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(Êàðë Ñàíäáåðã, 1878 - 1967)
American Poet and Biographer, winner of the Poetry Society Prize in 1919, winner of the Pulitzer Prize for Poetry, 1951
Pile the bodies high at Austerlitz and Waterloo.
Shovel them under and let me work -
I am the grass; I cover all.
And pile them high at Getysburg
And pile them high at Ypres and Verdun,
Shovel them under and let me work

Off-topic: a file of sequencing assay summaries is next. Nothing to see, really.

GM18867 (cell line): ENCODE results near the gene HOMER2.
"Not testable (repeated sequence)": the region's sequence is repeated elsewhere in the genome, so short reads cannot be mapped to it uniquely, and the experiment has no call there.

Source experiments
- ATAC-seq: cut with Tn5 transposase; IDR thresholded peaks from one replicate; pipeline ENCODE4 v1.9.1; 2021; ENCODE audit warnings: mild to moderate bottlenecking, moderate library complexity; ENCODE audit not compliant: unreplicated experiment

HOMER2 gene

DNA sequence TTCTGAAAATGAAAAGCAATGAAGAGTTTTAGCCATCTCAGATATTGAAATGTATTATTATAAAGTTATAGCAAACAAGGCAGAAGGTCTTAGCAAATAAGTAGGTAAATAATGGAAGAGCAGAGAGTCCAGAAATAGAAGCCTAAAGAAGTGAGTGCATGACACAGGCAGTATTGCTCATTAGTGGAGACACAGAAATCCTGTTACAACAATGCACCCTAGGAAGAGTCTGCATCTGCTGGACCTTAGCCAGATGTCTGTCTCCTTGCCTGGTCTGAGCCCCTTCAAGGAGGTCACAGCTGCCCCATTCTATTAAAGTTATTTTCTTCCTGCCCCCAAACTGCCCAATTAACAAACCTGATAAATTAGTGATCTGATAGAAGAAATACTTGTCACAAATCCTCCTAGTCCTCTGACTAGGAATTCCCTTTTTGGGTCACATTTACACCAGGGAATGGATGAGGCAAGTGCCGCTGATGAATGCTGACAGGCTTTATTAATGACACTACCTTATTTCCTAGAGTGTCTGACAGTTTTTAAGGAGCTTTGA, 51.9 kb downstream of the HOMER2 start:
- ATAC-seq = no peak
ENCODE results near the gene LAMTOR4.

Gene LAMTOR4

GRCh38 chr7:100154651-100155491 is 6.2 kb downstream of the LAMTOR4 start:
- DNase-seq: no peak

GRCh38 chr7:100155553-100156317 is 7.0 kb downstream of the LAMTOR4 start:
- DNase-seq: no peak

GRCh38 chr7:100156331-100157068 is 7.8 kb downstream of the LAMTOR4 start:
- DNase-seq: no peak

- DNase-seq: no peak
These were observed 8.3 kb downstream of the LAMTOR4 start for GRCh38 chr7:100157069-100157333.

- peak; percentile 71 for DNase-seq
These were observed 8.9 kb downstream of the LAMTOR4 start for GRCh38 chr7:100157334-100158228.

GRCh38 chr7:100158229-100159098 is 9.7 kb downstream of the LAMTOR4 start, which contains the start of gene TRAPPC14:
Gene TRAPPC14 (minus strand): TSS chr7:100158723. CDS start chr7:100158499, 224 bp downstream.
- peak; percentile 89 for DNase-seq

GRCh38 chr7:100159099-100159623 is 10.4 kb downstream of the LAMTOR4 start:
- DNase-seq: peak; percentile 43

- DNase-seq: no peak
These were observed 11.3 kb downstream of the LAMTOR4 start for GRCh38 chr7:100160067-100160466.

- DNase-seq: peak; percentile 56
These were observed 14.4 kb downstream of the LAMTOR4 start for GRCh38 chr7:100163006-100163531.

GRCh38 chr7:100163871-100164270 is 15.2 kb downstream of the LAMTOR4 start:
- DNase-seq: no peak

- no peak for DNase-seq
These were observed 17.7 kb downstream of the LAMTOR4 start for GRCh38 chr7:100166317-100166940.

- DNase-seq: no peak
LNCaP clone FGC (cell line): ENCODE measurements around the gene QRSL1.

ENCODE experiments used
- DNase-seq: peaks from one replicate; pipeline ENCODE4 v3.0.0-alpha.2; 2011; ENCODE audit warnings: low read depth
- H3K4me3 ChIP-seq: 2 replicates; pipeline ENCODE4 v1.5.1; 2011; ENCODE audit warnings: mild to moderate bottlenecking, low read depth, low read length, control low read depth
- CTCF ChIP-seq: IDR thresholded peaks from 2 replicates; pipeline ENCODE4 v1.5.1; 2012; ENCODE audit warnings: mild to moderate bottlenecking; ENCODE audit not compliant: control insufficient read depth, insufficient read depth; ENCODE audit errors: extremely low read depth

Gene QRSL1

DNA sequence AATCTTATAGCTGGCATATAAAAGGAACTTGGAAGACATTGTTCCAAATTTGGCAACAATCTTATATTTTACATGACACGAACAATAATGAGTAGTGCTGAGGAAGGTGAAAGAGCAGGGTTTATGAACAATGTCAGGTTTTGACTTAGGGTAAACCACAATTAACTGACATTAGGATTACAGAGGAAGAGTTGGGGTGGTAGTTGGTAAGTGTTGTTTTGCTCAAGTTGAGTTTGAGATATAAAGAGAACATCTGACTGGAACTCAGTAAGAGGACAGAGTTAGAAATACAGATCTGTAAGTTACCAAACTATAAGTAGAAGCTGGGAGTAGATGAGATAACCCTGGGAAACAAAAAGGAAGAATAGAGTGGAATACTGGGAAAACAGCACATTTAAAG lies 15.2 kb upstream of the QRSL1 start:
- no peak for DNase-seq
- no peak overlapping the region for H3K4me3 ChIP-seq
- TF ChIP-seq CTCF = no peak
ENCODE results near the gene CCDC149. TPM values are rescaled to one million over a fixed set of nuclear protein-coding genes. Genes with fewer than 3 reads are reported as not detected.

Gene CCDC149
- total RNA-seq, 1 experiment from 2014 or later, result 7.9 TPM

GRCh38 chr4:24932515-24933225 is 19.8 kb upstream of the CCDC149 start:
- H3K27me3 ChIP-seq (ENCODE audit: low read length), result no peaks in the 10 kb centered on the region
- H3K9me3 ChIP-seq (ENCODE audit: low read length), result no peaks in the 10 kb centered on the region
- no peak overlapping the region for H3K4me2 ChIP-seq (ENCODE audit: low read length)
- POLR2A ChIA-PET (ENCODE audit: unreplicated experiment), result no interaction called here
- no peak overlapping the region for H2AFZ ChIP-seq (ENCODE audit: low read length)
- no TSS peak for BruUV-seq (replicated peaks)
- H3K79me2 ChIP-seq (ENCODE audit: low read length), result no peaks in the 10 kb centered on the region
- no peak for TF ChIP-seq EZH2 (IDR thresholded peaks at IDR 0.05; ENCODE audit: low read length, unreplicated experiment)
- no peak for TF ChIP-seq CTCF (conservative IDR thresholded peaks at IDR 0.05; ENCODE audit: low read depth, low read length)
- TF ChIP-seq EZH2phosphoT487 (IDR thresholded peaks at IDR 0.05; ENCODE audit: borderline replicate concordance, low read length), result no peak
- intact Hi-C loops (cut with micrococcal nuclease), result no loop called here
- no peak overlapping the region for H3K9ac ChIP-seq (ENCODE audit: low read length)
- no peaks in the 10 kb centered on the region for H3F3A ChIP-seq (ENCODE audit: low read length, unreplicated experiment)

Two years, ten years, and passengers ask the conductor:
“What place is this? Where are we now?”
I am the grass. Let me work.
Twenty men stand watching the muckers.
Stabbing the sides of he ditch
Where clay gleam yellow,
Driving the blades of their shovels
Deeperand deeper for the new gas mains,
Wipping sweat off their faces
With red bandanas.
The muckers work on ... pausing ... to pull
Their boots out of suckholes where they slosh.
Of twenty looking on
Ten murmur, “O, it’s a hell of a job,”
Ten others, “Jesus, I wish I had the job...”
© 2001 Elena and Yakov Feldman